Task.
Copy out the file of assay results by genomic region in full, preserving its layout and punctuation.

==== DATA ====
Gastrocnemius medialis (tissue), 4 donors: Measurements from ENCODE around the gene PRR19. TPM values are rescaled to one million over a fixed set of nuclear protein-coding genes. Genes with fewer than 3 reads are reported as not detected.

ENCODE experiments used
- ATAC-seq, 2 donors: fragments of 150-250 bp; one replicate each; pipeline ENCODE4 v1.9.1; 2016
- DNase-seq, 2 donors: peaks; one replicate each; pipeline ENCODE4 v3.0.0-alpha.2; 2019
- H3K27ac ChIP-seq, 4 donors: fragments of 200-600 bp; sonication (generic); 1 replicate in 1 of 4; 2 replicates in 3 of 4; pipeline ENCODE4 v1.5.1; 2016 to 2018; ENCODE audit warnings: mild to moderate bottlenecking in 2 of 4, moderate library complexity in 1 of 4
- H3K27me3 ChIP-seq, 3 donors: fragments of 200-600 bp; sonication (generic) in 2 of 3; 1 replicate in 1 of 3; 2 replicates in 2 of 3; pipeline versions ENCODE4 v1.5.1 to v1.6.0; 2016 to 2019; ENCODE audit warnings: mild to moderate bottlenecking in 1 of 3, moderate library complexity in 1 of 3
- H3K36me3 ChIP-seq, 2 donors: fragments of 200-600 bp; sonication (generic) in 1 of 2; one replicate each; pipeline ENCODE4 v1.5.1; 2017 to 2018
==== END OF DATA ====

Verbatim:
Gastrocnemius medialis (tissue), 4 donors: Measurements from ENCODE around the gene PRR19. TPM values are rescaled to one million over a fixed set of nuclear protein-coding genes. Genes with fewer than 3 reads are reported as not detected.

ENCODE experiments used
- ATAC-seq, 2 donors: fragments of 150-250 bp; one replicate each; pipeline ENCODE4 v1.9.1; 2016
- DNase-seq, 2 donors: peaks; one replicate each; pipeline ENCODE4 v3.0.0-alpha.2; 2019
- H3K27ac ChIP-seq, 4 donors: fragments of 200-600 bp; sonication (generic); 1 replicate in 1 of 4; 2 replicates in 3 of 4; pipeline ENCODE4 v1.5.1; 2016 to 2018; ENCODE audit warnings: mild to moderate bottlenecking in 2 of 4, moderate library complexity in 1 of 4
- H3K27me3 ChIP-seq, 3 donors: fragments of 200-600 bp; sonication (generic) in 2 of 3; 1 replicate in 1 of 3; 2 replicates in 2 of 3; pipeline versions ENCODE4 v1.5.1 to v1.6.0; 2016 to 2019; ENCODE audit warnings: mild to moderate bottlenecking in 1 of 3, moderate library complexity in 1 of 3
- H3K36me3 ChIP-seq, 2 donors: fragments of 200-600 bp; sonication (generic) in 1 of 2; one replicate each; pipeline ENCODE4 v1.5.1; 2017 to 2018